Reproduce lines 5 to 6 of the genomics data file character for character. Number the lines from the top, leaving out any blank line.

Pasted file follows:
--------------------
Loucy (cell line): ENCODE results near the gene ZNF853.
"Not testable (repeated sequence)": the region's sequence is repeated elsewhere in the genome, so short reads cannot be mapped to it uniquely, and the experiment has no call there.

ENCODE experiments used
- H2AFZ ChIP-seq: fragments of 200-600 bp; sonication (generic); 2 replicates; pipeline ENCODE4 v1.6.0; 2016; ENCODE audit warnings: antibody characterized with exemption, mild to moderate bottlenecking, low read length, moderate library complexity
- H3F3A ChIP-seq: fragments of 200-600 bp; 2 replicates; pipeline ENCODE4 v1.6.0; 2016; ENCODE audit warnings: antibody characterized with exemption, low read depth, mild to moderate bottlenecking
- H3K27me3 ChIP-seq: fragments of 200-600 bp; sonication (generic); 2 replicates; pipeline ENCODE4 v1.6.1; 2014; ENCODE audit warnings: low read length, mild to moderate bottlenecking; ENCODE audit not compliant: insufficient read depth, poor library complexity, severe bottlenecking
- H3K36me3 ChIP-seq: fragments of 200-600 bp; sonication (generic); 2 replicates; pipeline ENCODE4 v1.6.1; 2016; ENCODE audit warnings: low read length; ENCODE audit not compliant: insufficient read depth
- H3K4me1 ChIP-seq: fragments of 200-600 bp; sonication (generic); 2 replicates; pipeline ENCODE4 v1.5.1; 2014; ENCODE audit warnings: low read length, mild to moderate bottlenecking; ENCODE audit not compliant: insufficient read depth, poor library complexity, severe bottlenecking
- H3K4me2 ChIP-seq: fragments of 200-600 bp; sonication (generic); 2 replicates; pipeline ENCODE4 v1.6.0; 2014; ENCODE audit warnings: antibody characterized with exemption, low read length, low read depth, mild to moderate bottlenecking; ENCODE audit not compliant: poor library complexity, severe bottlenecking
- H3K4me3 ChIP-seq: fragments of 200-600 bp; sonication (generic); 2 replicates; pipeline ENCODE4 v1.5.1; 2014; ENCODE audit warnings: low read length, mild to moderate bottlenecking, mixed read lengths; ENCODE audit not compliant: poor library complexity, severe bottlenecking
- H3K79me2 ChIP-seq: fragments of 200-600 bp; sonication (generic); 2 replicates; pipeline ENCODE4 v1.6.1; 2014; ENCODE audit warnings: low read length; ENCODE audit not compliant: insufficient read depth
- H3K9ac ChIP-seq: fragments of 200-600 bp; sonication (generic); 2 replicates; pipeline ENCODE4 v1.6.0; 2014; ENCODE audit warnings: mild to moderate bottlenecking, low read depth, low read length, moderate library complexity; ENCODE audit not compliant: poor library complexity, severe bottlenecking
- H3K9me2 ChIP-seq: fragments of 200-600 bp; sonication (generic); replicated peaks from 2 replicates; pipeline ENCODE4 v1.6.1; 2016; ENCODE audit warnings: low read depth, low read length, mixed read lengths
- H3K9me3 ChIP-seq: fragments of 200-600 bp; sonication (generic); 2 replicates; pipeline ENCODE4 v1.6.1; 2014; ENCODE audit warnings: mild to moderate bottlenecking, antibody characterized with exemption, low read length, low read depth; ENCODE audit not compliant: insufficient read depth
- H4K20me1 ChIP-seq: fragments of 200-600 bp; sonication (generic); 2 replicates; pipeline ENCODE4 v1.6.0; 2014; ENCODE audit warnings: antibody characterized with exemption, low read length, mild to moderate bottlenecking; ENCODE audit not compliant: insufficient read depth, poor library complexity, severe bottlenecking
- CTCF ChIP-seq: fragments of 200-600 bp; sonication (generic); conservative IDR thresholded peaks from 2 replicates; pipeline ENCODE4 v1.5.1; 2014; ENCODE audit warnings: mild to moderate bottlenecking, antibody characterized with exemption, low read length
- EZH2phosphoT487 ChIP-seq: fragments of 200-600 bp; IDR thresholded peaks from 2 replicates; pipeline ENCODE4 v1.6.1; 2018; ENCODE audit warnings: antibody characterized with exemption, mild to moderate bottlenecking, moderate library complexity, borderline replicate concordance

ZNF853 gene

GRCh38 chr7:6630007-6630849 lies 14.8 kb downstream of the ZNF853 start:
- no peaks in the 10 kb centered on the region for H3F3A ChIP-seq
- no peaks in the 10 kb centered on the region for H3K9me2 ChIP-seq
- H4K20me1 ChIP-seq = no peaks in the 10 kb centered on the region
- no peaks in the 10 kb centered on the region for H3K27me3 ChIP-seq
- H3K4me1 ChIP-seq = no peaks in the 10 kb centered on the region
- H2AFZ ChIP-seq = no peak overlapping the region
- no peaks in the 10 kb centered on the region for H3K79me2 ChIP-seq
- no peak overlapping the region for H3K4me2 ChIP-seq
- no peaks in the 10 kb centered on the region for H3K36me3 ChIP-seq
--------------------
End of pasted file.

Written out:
- H3F3A ChIP-seq: fragments of 200-600 bp; 2 replicates; pipeline ENCODE4 v1.6.0; 2016; ENCODE audit warnings: antibody characterized with exemption, low read depth, mild to moderate bottlenecking
- H3K27me3 ChIP-seq: fragments of 200-600 bp; sonication (generic); 2 replicates; pipeline ENCODE4 v1.6.1; 2014; ENCODE audit warnings: low read length, mild to moderate bottlenecking; ENCODE audit not compliant: insufficient read depth, poor library complexity, severe bottlenecking